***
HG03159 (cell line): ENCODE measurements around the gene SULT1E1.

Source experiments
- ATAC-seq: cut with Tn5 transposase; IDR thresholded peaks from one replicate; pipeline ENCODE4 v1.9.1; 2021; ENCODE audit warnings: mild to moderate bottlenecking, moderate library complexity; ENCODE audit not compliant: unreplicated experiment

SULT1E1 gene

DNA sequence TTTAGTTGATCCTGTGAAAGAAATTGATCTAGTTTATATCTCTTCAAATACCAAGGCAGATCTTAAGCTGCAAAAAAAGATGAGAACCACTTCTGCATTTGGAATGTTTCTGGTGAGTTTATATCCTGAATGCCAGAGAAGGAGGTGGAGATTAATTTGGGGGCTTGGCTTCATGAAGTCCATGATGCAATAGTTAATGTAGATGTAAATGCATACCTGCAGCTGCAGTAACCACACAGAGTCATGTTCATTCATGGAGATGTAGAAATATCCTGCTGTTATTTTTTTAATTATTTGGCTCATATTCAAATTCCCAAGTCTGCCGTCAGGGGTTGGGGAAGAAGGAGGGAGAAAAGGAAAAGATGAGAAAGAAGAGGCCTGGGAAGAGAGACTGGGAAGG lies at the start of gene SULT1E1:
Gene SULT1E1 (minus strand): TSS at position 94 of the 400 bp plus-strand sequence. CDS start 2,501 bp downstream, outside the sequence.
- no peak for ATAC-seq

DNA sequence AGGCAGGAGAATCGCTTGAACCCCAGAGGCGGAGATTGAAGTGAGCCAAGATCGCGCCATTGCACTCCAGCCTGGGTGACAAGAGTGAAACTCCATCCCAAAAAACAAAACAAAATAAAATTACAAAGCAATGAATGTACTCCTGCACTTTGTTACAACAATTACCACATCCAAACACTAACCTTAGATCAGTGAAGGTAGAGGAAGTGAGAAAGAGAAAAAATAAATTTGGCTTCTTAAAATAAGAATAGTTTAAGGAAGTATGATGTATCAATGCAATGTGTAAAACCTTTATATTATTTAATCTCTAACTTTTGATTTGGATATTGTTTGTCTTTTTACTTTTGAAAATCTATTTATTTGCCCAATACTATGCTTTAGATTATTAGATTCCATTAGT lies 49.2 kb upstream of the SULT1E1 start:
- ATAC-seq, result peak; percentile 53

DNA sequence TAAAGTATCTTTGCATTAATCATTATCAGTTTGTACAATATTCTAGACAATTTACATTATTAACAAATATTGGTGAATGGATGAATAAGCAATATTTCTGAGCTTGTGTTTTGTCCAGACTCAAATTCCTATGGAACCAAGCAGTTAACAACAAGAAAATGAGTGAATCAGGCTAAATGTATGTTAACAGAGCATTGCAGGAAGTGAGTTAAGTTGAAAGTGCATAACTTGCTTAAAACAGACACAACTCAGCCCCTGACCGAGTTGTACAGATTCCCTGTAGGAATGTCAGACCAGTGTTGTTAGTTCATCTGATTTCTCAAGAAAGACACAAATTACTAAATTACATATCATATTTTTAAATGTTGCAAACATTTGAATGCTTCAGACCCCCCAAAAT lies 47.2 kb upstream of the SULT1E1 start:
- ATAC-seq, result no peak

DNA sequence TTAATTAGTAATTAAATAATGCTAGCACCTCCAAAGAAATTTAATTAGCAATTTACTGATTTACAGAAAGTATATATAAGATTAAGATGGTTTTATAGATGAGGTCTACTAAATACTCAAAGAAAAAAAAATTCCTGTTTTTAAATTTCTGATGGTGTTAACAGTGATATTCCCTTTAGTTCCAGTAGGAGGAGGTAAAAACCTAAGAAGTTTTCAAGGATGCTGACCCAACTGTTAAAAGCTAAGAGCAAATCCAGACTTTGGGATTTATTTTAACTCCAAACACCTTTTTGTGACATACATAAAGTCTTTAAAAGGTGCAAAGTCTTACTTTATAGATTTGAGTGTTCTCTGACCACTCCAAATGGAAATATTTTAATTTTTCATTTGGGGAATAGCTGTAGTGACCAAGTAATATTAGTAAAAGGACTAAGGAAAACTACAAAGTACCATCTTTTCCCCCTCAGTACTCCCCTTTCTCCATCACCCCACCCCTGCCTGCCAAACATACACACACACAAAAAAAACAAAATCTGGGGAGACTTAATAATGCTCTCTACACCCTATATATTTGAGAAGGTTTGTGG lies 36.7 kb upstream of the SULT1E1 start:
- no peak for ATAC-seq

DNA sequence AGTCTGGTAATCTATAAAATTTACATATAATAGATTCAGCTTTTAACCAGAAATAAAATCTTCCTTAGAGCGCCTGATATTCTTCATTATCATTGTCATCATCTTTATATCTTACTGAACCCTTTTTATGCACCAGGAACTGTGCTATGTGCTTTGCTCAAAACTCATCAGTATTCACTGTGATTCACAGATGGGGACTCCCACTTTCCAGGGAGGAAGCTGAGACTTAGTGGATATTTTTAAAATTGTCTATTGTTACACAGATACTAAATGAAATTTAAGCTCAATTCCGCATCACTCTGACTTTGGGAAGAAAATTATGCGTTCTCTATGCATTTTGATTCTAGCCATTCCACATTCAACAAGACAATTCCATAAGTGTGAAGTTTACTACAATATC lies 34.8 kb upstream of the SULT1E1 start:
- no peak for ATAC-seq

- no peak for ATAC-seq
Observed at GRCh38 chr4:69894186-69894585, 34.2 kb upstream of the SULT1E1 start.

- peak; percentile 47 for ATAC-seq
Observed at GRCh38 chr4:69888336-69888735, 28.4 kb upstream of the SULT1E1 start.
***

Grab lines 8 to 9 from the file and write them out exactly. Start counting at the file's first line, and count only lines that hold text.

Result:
DNA sequence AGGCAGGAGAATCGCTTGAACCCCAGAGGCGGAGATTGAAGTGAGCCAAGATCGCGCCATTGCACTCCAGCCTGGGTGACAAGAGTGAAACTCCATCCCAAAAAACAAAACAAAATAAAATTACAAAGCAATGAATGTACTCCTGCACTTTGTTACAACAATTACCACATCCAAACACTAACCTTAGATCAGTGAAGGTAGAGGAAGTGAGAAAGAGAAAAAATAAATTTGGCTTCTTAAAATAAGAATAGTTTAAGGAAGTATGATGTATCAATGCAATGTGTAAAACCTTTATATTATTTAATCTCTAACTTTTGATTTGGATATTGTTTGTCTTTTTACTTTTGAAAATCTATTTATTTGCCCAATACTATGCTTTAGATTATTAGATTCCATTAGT lies 49.2 kb upstream of the SULT1E1 start:
- ATAC-seq, result peak; percentile 53